Gold prices are likely to bump along the bottom for some time, says Tom Kendall, head of Precious Metals research at Credit Suisse.

Speaking on Mineweb‘s Gold Weekly podcast, he said the problem gold has at the moment, “is that even if you are an investor who believes that you should have a significant allocation to gold as a hedge against inflation or some other… risk hedge, you probably accumulated that allocation through 2009, 2010, 2011 and you don’t need to add to it at the present time, or until there is a feeling that there is a greater prospect of inflation on the horizon.”

He went on to say that, in order to turn around, the gold market will need to attract institutional investors back into the market.

“I don’t think it’s enough to rely on Asian demand to support the price – it hasn’t so far and I don’t think it will, it needs that institutional component to come back on the buy side. And that component is probably not going to come back until you see some kind of inflationary pressure emerging in the developed markets which seems a long way distant at the present time.”

At the very least he says, it will need other asset classes to begin to look much less attractive than they do at the moment. “The S&P 500 for example,” he says, “is up something between 15% and 20% this year and delivers a dividend yield of between 2% and 3% overall. You compare that to the performance of gold and it’s fairly obvious why institutions have turned away from the metal, given that they see little need for an inflation hedge at the moment.”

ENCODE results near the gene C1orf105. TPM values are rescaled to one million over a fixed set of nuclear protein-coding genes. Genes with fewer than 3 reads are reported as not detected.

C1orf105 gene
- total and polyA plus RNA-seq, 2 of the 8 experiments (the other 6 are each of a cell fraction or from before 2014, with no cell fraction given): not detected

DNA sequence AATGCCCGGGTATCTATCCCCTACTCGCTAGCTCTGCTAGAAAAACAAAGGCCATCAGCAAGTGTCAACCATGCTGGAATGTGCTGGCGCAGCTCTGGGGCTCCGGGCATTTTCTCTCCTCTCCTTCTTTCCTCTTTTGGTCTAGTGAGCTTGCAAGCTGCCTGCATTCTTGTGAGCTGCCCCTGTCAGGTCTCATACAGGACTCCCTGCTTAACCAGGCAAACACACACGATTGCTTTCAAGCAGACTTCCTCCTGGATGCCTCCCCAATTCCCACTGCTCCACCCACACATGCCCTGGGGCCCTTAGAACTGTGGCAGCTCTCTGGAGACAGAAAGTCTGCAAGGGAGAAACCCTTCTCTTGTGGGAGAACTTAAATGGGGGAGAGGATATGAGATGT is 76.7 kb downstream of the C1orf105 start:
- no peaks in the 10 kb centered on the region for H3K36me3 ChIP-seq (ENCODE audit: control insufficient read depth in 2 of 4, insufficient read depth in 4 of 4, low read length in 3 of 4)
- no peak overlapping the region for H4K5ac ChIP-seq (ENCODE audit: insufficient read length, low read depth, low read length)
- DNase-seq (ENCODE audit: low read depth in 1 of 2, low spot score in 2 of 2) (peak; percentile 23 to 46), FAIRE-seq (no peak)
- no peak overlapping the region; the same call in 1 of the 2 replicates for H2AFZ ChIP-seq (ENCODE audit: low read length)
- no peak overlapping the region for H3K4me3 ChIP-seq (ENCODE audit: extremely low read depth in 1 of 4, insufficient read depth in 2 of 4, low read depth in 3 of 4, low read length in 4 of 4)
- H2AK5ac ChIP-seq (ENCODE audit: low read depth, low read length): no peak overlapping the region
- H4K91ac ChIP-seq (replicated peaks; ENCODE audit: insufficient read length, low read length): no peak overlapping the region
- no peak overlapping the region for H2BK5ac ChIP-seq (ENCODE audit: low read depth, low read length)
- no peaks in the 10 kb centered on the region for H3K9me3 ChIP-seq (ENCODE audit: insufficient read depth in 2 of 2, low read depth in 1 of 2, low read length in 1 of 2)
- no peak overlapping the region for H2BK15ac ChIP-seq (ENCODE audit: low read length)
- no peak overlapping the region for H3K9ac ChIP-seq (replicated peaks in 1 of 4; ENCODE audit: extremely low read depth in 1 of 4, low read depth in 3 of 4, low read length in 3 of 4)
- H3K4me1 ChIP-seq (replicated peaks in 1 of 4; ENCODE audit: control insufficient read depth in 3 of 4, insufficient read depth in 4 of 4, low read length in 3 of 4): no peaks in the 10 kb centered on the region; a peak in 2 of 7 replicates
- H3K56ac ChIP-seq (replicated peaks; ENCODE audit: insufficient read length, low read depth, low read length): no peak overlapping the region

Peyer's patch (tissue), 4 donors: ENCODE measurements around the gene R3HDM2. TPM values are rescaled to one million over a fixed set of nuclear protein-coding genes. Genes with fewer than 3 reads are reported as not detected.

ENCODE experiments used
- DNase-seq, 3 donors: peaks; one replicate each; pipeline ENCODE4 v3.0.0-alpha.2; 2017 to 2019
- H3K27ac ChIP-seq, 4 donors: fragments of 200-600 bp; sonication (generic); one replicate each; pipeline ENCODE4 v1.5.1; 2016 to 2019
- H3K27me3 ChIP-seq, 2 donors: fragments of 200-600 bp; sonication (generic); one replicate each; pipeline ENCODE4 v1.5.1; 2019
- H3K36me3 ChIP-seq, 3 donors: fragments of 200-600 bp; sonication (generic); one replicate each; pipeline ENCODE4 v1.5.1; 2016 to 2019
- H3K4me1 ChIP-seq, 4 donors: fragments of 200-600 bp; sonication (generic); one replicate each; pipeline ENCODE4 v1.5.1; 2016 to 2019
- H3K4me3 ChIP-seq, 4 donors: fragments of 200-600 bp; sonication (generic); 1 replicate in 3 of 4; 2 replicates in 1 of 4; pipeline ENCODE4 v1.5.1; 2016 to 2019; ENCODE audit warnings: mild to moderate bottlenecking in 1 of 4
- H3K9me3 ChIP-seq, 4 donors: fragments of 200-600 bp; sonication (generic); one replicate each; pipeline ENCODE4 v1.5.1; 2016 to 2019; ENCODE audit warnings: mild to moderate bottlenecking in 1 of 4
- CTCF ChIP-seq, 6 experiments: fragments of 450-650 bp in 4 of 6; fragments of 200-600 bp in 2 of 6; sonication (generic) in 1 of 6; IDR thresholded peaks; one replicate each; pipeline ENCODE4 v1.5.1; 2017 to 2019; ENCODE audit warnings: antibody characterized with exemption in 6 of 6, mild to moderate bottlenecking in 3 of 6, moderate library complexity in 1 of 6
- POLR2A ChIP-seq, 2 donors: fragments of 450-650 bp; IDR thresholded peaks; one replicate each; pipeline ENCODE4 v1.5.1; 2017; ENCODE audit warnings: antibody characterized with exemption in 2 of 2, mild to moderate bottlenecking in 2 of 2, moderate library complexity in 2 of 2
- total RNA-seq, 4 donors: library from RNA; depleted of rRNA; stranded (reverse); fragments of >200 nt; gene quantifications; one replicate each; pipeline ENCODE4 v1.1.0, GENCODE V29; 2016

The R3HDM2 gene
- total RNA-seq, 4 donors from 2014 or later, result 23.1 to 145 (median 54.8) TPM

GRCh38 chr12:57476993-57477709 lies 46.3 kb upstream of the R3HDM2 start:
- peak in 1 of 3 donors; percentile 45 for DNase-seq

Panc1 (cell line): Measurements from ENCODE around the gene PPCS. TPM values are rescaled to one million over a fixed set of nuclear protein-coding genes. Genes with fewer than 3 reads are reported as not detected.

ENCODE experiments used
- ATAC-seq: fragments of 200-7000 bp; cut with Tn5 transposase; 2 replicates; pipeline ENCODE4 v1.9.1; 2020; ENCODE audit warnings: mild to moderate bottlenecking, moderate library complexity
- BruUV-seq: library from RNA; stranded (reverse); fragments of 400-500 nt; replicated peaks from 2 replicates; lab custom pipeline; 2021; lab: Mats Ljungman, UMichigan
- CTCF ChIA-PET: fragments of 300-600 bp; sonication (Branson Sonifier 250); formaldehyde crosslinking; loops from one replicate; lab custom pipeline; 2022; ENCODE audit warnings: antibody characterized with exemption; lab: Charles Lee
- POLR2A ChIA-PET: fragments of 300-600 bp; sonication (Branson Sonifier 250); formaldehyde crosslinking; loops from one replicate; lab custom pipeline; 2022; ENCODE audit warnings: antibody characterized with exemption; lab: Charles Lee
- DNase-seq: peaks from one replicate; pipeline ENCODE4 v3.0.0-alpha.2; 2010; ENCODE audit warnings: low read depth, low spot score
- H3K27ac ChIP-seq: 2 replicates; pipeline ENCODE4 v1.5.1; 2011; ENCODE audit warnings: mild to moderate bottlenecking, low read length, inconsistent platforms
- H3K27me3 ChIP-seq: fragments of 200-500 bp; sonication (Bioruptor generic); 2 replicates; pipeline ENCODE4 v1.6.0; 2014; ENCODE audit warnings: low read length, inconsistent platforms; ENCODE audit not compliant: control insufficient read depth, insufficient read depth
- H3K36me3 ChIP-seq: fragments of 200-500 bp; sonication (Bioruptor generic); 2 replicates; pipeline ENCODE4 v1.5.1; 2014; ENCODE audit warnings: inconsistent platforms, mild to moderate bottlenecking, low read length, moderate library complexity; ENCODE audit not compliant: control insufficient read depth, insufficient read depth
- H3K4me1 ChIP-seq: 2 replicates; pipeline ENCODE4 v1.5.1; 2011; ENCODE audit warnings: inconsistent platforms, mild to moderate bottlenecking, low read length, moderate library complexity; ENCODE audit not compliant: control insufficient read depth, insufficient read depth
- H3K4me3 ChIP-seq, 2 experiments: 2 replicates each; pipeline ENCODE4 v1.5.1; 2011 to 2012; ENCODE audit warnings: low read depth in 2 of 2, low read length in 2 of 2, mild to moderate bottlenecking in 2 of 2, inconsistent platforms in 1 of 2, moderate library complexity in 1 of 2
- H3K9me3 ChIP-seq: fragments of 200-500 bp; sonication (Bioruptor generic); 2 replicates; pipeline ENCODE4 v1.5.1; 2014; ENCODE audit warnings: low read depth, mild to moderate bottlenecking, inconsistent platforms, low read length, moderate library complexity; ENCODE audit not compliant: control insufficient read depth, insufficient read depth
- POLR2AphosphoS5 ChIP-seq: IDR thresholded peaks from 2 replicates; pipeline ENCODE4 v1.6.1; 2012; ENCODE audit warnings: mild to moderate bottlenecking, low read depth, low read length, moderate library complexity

“This to us is a bear market – there still seems to be a surprising number of participants who refuse to accept that, and yet when you consider a lack of tapering at the September FOMC meeting, the current debt ceiling issues and the downgrade overnight by Fitch of the outlook for US AAA and gold is still trading incredibly weakly, and those who are still claiming that this is a bull market need to go back and examine the facts.” 

Asked to reconcile this view with the significant level of buying seen in physical markets, particularly in Asia, Kendall replied: “With respect to India, physical premiums are extremely high, but they are that high because of the restrictions on imports which has led to a lack of availability of bullion in the local market and that’s not a bullish signal for the gold market. The fact that India is still 2.5 months on from the initial announcement of the 80:20 export regulation still unable to import significant amounts of gold is not a bullish factor.”

Looking to China, he says, demand remains at high levels but adds, “there is still a decent arbitrage that Chinese banks can benefit from importing and delivering into the local market, but the market certainly is not nearly as strong as it was during the first half of the year and the Chinese are as reluctant as any other buyer to buy heavily in a market which tends to be trending downwards.